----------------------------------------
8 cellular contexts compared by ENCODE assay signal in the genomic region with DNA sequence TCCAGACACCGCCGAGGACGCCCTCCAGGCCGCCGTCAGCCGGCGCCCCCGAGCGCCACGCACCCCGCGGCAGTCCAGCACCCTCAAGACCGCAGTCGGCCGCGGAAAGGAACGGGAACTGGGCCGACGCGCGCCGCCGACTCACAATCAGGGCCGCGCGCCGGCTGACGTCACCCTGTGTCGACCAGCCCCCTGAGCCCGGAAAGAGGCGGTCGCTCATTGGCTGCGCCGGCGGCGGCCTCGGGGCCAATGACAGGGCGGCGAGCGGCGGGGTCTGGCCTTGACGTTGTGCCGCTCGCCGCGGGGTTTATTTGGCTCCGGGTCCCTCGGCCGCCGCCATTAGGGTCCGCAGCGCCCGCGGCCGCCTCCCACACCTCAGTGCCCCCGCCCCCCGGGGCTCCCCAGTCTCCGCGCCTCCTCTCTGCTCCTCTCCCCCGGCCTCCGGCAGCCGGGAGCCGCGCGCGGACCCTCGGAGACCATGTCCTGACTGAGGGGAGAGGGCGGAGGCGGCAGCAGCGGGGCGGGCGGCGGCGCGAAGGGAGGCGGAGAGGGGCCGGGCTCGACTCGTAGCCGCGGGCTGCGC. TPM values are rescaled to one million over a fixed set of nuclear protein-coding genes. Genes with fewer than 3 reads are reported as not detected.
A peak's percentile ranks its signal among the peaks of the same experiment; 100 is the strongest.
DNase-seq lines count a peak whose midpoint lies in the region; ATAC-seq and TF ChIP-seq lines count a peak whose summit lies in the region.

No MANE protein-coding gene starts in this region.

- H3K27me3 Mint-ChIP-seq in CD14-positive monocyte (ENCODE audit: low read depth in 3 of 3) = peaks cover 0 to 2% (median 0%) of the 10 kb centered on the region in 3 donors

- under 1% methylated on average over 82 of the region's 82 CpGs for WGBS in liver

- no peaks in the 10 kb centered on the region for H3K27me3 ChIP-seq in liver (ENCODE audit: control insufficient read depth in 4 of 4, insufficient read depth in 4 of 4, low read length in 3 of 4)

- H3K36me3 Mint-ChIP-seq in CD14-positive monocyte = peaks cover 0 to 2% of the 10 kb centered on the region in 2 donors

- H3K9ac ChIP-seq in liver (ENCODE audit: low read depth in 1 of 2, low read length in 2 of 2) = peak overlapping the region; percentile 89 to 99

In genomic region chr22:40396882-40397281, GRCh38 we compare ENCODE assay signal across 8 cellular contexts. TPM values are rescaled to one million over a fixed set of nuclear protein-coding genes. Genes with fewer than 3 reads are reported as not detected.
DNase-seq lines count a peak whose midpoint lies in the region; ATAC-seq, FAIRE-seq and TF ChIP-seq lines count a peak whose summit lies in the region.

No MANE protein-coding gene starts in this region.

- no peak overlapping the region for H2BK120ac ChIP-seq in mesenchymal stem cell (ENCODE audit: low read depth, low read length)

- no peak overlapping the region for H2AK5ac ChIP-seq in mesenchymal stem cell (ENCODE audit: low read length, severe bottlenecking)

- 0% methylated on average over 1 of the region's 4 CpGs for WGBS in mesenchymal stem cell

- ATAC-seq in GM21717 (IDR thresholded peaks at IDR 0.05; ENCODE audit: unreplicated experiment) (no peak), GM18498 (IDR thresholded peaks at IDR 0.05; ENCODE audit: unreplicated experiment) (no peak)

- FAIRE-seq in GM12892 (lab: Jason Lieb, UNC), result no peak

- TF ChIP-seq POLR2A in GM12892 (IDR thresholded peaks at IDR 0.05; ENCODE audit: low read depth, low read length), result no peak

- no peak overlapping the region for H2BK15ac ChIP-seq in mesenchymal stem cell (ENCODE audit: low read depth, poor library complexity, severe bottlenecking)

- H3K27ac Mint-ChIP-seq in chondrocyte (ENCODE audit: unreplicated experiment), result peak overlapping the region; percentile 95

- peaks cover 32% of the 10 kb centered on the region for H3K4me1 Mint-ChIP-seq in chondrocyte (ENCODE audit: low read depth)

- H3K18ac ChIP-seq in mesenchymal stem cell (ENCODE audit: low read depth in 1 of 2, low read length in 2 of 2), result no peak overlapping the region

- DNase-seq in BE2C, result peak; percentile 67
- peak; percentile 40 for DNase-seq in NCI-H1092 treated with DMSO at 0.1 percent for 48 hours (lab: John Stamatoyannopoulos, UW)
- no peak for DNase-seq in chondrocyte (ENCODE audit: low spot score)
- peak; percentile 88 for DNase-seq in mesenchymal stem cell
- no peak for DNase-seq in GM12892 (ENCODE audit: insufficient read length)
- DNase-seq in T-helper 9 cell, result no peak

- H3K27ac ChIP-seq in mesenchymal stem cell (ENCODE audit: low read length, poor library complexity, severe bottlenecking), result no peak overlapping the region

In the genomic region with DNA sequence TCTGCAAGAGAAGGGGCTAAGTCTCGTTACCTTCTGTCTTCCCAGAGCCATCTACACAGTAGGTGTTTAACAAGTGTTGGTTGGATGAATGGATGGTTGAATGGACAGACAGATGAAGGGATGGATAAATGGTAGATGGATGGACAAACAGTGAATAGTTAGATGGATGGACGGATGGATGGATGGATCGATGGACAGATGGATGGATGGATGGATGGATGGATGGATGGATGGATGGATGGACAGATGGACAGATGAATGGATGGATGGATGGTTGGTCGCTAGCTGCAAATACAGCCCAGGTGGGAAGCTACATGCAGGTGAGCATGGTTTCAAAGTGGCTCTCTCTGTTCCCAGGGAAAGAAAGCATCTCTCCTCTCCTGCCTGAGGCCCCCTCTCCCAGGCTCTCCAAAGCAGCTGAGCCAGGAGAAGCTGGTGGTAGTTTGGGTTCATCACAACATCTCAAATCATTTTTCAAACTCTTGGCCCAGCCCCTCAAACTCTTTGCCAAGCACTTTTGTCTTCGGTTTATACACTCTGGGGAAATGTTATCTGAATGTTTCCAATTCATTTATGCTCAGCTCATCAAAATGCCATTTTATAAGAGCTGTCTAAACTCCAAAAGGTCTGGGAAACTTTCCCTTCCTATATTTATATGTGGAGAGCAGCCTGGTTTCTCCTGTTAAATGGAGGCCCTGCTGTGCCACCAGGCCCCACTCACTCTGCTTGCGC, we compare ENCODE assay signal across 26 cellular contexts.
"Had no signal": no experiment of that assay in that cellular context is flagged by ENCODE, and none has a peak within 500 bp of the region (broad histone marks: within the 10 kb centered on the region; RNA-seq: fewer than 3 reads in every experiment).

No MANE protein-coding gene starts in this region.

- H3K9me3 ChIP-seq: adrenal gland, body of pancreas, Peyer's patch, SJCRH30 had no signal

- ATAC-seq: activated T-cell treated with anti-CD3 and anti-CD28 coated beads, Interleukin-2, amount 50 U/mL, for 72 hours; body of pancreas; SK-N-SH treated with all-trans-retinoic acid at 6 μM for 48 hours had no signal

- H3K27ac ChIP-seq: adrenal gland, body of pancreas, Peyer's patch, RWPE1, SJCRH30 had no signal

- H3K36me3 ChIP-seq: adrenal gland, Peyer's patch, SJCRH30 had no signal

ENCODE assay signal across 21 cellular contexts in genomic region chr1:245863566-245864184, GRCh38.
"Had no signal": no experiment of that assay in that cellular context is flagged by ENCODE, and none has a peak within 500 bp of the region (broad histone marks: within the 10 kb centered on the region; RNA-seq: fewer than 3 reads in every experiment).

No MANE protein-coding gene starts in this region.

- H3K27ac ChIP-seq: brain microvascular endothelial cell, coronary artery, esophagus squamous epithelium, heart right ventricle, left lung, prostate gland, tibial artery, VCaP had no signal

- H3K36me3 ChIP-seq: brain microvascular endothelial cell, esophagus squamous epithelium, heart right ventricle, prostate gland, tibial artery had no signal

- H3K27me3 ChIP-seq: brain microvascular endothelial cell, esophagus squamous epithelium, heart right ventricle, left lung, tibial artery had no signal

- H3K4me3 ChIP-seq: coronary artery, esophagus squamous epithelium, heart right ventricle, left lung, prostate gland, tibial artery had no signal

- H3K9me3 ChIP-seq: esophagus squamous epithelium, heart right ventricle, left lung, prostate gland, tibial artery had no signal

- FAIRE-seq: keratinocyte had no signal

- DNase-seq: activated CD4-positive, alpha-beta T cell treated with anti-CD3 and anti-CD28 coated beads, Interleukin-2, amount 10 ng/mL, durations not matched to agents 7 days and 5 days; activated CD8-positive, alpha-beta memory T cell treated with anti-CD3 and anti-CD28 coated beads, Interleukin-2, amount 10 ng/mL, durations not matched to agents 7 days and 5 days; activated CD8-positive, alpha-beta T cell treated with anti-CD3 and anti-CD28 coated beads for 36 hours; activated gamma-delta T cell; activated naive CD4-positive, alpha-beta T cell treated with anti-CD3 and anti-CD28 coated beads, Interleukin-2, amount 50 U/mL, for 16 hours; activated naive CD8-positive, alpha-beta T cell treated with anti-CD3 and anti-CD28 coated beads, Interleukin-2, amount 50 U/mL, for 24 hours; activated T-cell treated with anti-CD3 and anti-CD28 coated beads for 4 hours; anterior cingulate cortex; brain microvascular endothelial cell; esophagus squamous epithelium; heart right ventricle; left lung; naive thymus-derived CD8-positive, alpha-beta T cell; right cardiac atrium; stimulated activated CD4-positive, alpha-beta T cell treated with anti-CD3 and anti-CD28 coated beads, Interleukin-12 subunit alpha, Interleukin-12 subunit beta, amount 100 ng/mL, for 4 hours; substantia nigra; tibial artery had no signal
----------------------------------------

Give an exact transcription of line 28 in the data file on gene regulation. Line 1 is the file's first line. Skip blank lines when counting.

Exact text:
- DNase-seq in T-helper 9 cell, result no peak